I blogged awhile ago about the extraordinary Appalachian Spring, performed by the University of Maryland Symphony Orchestra, with the musicians playing from memory and dancing. Now there’s a video. Watch it! I think you’ll be inspired.
And if you haven’t seen it, you also might watch the group’s earlier video of Afternoon of a Faun, also played from memory and danced. These two performances, Faun and Appalachian Spring, are some of the most extraordinary musical work being done in the US, probably in the world. They demonstrate how much creativity — life-affirming, for both musicians and audience — there can be in classical music.
Faun has a simple video. The one for Appalachian Spring is more carefully produced, a professional job, a creative work in its own right, not just a record of the performance.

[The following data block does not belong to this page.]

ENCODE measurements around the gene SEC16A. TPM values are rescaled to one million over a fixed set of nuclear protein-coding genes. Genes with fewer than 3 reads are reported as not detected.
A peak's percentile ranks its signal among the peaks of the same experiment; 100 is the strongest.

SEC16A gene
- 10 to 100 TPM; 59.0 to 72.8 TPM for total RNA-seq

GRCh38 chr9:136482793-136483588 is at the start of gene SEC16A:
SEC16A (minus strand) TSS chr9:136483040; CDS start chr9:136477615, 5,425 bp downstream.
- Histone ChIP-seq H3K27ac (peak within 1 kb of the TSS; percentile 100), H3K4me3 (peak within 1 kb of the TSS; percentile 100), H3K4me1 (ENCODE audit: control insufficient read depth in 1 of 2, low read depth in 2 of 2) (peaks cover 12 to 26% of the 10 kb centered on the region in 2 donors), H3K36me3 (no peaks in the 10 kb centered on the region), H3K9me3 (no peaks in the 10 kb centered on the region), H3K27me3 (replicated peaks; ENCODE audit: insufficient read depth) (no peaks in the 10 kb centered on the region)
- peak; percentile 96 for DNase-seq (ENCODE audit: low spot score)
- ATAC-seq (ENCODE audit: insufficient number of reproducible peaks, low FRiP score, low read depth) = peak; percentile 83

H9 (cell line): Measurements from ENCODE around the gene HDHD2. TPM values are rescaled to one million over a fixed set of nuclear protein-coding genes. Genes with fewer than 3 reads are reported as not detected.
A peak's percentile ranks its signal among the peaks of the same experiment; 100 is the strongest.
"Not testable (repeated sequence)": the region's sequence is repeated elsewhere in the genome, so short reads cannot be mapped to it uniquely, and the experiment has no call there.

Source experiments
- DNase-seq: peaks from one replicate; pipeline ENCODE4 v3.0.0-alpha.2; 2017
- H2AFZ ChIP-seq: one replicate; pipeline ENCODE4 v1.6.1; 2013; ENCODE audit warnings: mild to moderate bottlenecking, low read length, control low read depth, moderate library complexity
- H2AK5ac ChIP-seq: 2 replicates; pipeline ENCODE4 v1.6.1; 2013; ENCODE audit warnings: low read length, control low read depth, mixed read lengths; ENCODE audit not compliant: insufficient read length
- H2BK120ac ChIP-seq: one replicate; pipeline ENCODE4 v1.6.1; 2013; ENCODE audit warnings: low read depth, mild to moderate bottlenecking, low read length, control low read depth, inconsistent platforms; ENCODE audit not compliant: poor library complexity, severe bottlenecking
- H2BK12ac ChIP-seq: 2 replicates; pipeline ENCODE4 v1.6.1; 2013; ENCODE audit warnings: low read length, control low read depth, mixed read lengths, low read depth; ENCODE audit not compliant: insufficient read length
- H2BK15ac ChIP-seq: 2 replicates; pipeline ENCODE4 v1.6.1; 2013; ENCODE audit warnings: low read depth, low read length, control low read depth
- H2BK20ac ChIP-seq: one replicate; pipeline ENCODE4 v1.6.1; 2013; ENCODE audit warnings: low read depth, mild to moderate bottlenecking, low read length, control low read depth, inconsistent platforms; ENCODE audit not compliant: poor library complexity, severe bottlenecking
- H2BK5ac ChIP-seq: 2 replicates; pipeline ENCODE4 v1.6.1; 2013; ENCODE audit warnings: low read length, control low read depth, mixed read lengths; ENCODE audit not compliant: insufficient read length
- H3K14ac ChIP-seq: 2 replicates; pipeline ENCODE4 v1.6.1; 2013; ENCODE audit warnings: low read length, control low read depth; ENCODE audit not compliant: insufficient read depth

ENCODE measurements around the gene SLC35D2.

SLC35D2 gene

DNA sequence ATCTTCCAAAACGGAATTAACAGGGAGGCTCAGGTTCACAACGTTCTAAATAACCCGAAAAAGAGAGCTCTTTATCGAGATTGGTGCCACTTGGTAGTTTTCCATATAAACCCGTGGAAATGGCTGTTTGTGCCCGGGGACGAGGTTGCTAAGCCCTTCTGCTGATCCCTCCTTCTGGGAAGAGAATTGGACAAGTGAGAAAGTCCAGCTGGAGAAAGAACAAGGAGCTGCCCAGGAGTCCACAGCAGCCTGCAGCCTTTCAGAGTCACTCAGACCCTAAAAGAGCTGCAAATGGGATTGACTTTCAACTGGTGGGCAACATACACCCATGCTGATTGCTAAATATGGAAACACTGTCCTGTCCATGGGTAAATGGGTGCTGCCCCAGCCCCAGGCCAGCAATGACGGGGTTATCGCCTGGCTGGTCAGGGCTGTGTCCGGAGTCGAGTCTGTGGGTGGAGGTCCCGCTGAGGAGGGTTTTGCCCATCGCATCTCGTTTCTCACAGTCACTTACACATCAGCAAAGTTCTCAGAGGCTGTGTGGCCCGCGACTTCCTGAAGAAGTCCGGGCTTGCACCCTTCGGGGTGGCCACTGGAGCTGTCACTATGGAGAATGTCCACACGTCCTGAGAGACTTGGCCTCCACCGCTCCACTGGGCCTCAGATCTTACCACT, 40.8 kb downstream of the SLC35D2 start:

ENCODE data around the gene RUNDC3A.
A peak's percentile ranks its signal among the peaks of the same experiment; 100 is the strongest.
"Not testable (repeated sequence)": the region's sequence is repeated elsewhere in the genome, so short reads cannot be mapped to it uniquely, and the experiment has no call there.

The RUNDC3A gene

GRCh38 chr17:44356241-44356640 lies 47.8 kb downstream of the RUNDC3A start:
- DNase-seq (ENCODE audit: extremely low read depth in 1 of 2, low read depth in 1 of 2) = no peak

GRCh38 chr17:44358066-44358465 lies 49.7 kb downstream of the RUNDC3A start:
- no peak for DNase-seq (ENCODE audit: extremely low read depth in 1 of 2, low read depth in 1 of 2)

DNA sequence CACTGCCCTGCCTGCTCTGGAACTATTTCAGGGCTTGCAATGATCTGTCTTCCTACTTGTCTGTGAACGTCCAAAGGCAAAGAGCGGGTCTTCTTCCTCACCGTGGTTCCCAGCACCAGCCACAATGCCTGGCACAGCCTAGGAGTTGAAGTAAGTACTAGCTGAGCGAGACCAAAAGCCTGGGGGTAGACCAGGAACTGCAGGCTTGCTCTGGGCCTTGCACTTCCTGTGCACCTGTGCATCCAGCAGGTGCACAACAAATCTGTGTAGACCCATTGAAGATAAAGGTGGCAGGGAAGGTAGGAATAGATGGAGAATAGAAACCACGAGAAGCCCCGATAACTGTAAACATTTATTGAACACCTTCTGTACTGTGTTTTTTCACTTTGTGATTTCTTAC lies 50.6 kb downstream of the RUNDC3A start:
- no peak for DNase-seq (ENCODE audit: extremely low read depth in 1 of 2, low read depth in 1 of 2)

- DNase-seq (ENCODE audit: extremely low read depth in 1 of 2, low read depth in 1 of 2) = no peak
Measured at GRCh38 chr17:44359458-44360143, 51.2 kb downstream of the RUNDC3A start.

And the treatments of the two pieces — both choreographed by Liz Lerman — weren’t the same. In Faun, the movement all came from the music. In Appalachian Spring, there were two dancers on stage, along with the musicians, playing prominent parts. So while what the musicians did still was impressive — deeply moving — what we saw was more of a dance piece than Faun had been.
The video, to my eye, amplifies the purely dance elements, by focusing on the two dancers. So then I get less of the physical and inspirational impact of the musicians than I did when I saw the piece live.
But that’s just me. The response to this video, from everything I’ve heard, has been overwhelmingly positive. Ecstatic, even.
I want to be clear about what I think this means. I’m not saying that all orchestras now should start dancing their performances. The moral of the story, for me, would be more like: If this is possible — Faun and Appalachian Spring — what else could we do?